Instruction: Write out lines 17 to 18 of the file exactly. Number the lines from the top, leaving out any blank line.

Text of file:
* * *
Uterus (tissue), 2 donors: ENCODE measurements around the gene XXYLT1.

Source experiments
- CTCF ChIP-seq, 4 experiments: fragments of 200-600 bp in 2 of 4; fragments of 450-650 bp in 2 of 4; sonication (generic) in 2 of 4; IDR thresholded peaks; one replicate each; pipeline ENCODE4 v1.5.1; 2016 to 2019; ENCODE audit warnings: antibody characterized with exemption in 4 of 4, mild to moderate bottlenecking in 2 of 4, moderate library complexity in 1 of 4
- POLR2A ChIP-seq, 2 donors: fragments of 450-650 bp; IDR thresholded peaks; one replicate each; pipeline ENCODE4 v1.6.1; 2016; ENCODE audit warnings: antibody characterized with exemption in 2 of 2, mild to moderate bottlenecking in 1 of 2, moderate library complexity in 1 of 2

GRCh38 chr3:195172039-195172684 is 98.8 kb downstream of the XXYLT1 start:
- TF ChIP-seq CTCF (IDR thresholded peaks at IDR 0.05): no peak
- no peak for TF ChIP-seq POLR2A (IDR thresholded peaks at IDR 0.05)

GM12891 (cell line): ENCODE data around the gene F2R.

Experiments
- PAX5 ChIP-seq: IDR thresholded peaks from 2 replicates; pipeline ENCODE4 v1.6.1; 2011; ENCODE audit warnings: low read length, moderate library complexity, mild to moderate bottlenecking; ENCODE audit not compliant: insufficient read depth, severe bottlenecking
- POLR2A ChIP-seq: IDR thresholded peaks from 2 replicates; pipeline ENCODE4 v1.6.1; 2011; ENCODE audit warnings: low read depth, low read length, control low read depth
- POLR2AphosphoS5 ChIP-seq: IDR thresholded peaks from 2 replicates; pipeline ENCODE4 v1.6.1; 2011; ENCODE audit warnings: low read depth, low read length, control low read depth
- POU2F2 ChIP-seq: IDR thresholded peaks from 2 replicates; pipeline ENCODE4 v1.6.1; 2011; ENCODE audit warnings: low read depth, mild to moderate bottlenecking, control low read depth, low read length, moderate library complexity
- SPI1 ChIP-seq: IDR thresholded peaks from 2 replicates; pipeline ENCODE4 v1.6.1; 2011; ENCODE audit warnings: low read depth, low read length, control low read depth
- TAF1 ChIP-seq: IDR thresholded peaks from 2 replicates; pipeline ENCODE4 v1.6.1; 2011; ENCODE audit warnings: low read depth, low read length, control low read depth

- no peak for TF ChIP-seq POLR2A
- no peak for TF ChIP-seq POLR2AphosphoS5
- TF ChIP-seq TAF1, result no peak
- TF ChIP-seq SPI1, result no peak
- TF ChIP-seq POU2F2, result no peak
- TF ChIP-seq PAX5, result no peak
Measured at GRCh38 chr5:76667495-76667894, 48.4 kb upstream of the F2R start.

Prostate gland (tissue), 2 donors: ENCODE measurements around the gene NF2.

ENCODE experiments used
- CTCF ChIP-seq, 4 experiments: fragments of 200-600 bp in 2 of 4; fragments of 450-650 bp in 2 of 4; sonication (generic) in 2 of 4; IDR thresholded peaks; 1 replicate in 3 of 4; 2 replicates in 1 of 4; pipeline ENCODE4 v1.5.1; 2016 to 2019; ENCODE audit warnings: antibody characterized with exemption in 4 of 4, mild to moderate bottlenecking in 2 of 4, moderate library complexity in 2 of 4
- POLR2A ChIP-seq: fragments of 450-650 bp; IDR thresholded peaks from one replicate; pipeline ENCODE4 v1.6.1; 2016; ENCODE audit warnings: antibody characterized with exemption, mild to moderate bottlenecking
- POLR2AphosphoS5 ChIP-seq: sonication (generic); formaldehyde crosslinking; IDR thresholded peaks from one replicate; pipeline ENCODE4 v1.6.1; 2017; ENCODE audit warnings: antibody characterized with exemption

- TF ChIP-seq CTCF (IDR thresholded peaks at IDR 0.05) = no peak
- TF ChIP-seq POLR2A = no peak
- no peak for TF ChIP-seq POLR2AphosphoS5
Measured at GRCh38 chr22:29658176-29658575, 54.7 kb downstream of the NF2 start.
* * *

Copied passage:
- no peak for TF ChIP-seq POLR2AphosphoS5
- TF ChIP-seq TAF1, result no peak